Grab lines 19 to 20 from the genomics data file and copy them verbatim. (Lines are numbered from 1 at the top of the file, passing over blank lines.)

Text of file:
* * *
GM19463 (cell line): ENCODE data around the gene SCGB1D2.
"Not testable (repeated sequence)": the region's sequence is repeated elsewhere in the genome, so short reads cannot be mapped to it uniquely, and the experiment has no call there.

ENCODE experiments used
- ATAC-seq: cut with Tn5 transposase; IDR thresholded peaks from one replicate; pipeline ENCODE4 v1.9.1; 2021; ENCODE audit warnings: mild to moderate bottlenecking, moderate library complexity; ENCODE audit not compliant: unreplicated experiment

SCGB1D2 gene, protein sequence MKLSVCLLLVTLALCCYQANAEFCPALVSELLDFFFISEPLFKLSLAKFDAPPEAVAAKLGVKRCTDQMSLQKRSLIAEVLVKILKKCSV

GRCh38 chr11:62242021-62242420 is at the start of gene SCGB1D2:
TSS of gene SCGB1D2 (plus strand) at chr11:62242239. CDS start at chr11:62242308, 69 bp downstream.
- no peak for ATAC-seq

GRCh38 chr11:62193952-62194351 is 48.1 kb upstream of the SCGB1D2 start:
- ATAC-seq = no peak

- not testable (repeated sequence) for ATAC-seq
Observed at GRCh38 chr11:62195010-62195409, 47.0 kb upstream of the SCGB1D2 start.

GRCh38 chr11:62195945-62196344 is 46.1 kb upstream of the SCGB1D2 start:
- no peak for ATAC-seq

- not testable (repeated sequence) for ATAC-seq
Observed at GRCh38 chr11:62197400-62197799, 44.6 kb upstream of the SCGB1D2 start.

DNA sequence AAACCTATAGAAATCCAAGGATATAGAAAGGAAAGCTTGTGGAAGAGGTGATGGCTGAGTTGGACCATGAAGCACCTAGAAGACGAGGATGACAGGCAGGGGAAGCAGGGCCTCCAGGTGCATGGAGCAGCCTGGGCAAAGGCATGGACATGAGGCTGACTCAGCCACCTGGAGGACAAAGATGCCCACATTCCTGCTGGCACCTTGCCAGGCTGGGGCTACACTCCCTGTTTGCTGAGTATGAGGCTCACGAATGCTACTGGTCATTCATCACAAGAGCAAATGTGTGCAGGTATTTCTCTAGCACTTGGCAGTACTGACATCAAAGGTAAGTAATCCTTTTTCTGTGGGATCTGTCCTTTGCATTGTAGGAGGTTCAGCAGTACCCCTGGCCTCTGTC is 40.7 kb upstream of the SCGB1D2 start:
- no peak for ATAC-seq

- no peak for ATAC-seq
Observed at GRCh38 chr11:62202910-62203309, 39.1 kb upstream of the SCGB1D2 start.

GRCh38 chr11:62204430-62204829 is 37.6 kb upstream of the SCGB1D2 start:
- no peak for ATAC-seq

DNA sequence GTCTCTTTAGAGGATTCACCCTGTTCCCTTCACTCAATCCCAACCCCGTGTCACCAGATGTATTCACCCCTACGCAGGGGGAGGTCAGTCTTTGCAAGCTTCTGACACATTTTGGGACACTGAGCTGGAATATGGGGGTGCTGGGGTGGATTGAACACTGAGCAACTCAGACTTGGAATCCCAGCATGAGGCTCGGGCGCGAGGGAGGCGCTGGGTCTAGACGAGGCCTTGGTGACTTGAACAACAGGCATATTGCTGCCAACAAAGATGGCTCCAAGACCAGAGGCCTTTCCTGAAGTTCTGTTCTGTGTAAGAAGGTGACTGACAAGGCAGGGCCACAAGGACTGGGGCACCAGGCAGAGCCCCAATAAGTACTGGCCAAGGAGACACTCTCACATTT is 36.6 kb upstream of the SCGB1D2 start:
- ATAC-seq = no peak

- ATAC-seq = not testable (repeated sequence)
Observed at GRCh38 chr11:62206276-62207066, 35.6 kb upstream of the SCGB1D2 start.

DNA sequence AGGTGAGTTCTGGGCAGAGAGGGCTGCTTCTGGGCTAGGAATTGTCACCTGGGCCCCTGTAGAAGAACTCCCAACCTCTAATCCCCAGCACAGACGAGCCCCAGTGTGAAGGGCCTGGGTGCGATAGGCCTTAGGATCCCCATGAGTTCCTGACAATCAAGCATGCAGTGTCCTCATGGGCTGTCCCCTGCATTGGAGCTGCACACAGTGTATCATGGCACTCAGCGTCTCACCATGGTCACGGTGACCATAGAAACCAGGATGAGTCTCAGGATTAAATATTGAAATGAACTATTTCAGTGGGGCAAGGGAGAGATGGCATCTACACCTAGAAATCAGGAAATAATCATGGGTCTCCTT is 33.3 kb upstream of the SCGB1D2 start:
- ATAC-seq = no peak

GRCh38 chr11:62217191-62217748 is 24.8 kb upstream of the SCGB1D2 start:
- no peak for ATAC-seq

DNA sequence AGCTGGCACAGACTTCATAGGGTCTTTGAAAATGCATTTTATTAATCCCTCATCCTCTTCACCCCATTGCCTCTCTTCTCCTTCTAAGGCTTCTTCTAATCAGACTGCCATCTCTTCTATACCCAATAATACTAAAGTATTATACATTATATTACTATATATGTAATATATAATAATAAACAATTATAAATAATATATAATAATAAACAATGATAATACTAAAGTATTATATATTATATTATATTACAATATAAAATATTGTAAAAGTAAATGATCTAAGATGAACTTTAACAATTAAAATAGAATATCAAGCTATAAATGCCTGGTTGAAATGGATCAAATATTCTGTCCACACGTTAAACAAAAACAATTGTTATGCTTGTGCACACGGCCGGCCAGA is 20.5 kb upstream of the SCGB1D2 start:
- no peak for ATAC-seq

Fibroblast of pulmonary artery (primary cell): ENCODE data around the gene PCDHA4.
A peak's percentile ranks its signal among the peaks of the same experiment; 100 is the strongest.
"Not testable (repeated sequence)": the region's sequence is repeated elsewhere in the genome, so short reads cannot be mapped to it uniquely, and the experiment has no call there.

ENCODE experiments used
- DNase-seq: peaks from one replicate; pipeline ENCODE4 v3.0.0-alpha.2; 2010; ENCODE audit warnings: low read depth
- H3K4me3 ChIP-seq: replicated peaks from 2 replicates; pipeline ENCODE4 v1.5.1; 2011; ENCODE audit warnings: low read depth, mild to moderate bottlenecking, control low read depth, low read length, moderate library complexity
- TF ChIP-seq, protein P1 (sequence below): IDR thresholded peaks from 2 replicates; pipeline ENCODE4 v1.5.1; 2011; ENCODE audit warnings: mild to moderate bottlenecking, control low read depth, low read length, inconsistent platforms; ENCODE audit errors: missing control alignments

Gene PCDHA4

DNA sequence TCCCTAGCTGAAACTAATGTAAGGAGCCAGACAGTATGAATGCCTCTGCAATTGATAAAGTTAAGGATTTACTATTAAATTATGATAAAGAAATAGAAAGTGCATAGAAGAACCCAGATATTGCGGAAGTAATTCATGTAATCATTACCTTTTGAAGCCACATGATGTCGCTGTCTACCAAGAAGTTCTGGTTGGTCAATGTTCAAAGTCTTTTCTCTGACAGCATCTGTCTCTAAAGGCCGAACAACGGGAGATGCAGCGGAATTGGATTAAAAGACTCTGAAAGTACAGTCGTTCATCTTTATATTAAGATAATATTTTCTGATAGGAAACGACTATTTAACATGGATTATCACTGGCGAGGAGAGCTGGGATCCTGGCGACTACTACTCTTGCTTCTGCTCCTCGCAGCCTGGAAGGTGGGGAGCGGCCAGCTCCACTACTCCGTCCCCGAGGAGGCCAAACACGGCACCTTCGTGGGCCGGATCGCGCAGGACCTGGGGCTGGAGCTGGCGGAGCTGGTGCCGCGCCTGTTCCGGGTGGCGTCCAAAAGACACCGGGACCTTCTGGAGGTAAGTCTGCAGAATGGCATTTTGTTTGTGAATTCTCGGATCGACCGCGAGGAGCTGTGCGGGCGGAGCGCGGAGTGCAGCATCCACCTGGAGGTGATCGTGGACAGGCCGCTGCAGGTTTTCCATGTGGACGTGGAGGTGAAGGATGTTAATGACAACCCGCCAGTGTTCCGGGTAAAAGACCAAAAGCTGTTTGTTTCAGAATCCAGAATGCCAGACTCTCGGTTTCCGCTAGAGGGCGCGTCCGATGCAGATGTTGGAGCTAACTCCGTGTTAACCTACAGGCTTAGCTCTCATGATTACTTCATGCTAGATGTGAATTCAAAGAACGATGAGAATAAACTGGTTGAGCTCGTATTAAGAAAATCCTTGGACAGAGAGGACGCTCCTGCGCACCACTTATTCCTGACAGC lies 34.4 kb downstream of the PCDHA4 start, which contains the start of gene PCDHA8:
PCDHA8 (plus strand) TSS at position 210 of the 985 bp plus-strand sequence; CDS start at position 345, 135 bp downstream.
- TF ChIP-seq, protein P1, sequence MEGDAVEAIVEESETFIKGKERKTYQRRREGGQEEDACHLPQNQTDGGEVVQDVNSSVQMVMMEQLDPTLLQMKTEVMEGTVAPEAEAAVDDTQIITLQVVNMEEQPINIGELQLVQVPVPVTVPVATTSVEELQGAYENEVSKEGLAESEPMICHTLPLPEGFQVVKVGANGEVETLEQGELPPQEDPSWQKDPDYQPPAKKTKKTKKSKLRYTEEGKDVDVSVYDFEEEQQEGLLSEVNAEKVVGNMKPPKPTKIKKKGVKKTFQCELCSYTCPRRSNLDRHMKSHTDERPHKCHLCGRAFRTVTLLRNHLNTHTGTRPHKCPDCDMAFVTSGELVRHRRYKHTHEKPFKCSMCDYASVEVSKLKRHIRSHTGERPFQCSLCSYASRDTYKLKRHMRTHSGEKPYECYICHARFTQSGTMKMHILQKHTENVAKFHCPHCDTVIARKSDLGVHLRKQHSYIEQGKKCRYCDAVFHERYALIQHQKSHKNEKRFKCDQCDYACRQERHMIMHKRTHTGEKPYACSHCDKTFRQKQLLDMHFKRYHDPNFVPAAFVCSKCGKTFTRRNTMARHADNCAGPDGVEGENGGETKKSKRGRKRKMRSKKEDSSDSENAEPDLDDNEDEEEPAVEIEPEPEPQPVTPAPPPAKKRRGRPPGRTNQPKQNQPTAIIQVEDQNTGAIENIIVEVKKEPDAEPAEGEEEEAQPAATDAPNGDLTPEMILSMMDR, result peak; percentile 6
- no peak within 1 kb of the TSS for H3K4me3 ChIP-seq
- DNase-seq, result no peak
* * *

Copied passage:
- no peak for ATAC-seq
Observed at GRCh38 chr11:62202910-62203309, 39.1 kb upstream of the SCGB1D2 start.